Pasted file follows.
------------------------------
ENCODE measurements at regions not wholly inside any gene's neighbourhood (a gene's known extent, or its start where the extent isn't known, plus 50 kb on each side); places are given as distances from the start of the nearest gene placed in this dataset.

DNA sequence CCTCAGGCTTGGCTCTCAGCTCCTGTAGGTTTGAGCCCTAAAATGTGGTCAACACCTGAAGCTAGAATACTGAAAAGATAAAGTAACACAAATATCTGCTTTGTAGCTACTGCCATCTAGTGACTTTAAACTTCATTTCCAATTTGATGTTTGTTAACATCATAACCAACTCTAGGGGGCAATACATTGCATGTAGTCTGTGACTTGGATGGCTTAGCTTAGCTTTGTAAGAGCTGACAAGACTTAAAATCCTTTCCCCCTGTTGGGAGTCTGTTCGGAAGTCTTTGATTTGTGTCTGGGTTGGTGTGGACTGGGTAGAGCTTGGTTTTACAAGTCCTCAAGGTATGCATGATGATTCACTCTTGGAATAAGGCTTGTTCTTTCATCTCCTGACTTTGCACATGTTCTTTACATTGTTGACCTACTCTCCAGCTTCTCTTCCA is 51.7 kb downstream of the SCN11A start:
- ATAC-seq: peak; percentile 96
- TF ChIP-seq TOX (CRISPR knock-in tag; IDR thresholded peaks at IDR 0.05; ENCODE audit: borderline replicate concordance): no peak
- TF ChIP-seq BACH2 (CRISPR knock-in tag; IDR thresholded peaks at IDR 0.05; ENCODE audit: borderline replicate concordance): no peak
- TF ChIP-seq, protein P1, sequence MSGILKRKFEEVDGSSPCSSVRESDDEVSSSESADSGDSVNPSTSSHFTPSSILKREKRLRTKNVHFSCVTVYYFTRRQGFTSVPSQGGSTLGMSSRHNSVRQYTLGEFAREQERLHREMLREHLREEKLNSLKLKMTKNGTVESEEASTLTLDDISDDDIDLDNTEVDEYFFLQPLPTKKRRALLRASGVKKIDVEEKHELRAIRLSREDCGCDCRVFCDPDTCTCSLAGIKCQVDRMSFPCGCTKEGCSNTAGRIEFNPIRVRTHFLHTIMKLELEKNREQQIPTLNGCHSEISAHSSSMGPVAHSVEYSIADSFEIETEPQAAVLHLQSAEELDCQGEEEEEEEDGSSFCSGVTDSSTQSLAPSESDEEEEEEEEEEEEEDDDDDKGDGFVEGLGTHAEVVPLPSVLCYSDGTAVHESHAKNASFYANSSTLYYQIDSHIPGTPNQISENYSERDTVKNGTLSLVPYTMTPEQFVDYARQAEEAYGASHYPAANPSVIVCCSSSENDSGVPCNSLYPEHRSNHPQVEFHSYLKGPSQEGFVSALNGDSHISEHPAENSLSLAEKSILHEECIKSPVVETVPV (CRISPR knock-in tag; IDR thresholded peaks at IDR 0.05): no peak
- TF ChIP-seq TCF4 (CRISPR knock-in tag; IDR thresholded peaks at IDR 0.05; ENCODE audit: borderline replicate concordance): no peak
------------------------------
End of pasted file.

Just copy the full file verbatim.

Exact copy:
ENCODE measurements at regions not wholly inside any gene's neighbourhood (a gene's known extent, or its start where the extent isn't known, plus 50 kb on each side); places are given as distances from the start of the nearest gene placed in this dataset.

DNA sequence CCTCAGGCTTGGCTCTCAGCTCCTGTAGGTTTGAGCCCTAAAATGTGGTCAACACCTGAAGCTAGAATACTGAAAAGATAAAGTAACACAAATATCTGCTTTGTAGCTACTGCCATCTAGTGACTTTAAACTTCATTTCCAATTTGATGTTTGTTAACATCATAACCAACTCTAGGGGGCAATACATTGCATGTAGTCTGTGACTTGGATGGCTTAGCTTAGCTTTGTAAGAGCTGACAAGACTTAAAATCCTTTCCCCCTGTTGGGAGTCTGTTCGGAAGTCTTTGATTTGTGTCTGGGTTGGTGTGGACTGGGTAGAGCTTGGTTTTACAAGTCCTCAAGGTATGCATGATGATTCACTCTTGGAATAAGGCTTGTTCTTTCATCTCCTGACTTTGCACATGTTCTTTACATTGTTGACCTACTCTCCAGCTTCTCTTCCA is 51.7 kb downstream of the SCN11A start:
- ATAC-seq: peak; percentile 96
- TF ChIP-seq TOX (CRISPR knock-in tag; IDR thresholded peaks at IDR 0.05; ENCODE audit: borderline replicate concordance): no peak
- TF ChIP-seq BACH2 (CRISPR knock-in tag; IDR thresholded peaks at IDR 0.05; ENCODE audit: borderline replicate concordance): no peak
- TF ChIP-seq, protein P1, sequence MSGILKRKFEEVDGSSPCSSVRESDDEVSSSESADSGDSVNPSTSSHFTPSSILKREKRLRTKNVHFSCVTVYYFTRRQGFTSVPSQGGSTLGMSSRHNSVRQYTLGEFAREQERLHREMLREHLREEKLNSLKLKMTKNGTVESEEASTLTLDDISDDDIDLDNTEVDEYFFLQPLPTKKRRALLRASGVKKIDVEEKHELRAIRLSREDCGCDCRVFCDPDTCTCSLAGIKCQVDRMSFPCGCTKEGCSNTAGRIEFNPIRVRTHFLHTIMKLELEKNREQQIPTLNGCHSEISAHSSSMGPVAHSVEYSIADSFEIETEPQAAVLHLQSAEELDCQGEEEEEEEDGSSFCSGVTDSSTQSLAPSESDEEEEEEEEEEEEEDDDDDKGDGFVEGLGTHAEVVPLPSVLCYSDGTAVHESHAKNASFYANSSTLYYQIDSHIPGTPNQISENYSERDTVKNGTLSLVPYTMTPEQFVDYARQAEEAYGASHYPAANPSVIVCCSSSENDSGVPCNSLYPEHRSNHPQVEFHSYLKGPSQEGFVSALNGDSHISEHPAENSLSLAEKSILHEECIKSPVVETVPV (CRISPR knock-in tag; IDR thresholded peaks at IDR 0.05): no peak
- TF ChIP-seq TCF4 (CRISPR knock-in tag; IDR thresholded peaks at IDR 0.05; ENCODE audit: borderline replicate concordance): no peak